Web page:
II don’t mean “the season” as we think of it today as that period of holiday celebration between Thanksgiving and New Year’s Eve. In THE LADY MOST LIKELY the male character, after a brush with death, decides he is in need of a wife and heirs. His sister is married and he asks her to help. She laughs because the “season” is over and people will not be “in town.” Plus, all the hotttest debutantes will have been grabbed up by nobles who realized a need to marry earlier than he did.
The social season was when families of the gentry were in London rather than at their country estates. It was when young women would be presented to the monarch at “drawing rooms,” and young men at “levees.” In the recent past I have seen the presentation of debs represented on television in DOWNTON ABBEY and discussed on UPSTAIRS DOWNSTAIRS.
But, when was this Season?
The “social” season evolved from the 17th century, and as a concept peaked in the 19th century. It continues less formally today and most events are corporate sponsored. Queen Elizabeth II abolished the presentation of debutantes at court in 1958. 1
The social season also played a role in the political life of the country: the members of the two Houses of Parliament were almost all participants in the season. But the Season also provided an opportunity for the children of marriageable age of the nobility and gentry to be launched into society. Young men and ladies were formally introduced into society by presentation to the monarch at Court. 2
The season coincided with Parliament being in session which was sometime around Christmas. And since, it would be customary for the monarch to be in town during Parliament it was a good time to be presented and make one’s way into society. Oddly, according to Daniel Pool in WHAT JANE AUSTEN ATE AND CHARLES DICKENS KNEW, after the period for “sport” which then meant fox hunting. So, this would have been after hard frosts when the fox would retreat to their dens for breeding. The height of the season however did not happen until March. 3
As many men of the Ton would be members of the House of Lords, it seems fitting that you would combine the period of political involvement with that of the social involvement in town. During this preliminary part of the season in London, according to Pool, one rose to go riding in Hyde Park, then one returned home for breakfast. After this one would shop and pay bills, and call on those one knew well. Then one lunched and men went off to their clubs or to Parliament, and the women paid more calls or were at home to calls, followed by dinners and soirees, and then balls and dances beginning at ten and going until three in the morning.4 Since this was the early season venues were not crowded and one could actually go to the opera to see it, rather than to be seen at the opera.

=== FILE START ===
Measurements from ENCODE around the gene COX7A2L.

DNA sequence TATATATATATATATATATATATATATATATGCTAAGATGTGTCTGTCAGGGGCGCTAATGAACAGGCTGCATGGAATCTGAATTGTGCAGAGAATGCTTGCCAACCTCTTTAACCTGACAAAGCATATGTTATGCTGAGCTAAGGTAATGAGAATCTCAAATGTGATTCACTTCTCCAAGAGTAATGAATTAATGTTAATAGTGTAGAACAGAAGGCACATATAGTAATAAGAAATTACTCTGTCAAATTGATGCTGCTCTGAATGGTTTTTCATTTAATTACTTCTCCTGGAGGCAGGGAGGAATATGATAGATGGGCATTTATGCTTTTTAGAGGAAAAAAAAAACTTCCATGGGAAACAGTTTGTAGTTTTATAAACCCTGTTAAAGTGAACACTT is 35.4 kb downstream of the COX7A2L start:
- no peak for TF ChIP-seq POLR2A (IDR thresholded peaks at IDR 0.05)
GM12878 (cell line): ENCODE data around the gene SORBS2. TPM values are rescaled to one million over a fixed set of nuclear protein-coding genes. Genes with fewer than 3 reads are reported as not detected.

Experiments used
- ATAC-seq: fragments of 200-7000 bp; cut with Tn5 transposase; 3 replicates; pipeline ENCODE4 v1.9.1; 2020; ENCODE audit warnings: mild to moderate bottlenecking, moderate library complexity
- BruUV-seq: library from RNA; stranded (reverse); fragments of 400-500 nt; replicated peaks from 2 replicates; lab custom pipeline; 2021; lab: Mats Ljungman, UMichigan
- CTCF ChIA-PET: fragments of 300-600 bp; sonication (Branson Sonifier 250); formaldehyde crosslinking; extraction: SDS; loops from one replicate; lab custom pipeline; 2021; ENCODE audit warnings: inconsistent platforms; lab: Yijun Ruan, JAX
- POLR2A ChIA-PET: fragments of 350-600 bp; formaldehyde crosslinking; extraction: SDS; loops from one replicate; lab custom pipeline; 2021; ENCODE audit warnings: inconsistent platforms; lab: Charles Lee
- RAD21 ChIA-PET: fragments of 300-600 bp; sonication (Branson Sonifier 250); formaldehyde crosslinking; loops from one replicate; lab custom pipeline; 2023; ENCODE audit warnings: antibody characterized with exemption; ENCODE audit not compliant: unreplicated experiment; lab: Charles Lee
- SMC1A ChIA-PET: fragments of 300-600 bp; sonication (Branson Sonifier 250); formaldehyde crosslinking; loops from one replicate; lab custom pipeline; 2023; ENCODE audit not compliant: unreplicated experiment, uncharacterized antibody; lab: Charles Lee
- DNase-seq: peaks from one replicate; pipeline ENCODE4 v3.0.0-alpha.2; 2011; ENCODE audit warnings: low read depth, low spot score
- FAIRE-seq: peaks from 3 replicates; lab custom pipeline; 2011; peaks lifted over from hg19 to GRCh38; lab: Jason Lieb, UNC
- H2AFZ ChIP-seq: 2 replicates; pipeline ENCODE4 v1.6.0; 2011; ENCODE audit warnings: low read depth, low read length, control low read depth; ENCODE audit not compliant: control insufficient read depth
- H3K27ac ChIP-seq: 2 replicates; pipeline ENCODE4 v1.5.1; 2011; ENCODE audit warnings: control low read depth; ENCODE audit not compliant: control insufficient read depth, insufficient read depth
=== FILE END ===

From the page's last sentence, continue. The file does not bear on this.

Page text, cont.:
But after the Parliament hiatus for Easter, when families would be in the country for a brief holiday, the season began in earnest. And in May the first big gala ball, at the annual exhibition at the Royal Academy of art began. After that a constant round of parties, events, soirees and balls were put on for three months. Around all of this though, was the deadly serious task of getting one’s daughters married. Back in the country, there were not many prospects for marriage while every noble and/or wealthy young man would be in town for the season. The social events placed these young men and ladies in a controlled proximity aimed at finding someone who “would suit.” Until a girl was “out” in society, she was not really considered marriageable, and was still “in the schoolroom.” She was not to speak unless spoken to and then should only answer ‘yes’ or ‘no.’ I imagine this so as to not take away too much attention from an older sister, already in society. In P & P Lady Catherine is shocked that all of Elizabeth Bennett’s sisters are out at the same time.
While the beginning of the season began variably with the opening of Parliament, it closed on August 12. 5 People would then return to their country estates, or their Scottish moor for bird hunting.
In Summary, season opens with Parliament, after the frost began, and, I surmise, after the harvest was in. There was a slow period for the season until after Easter when people began partying in earnest in an attempt to marry off one’s daughters. Then in mid-August, Parliament closed and people returned to their country homes, I imagine, to rest and oversee agricultural duties. Girls who had not “taken” or “been a success” went home to lick their wounds and, probably ponder their deficiencies.
3, 4, 5 Pool, Daniel: WHAT JANE AUSTEN ATE AND CHARLES DICKENS KNEW, pp. 50-54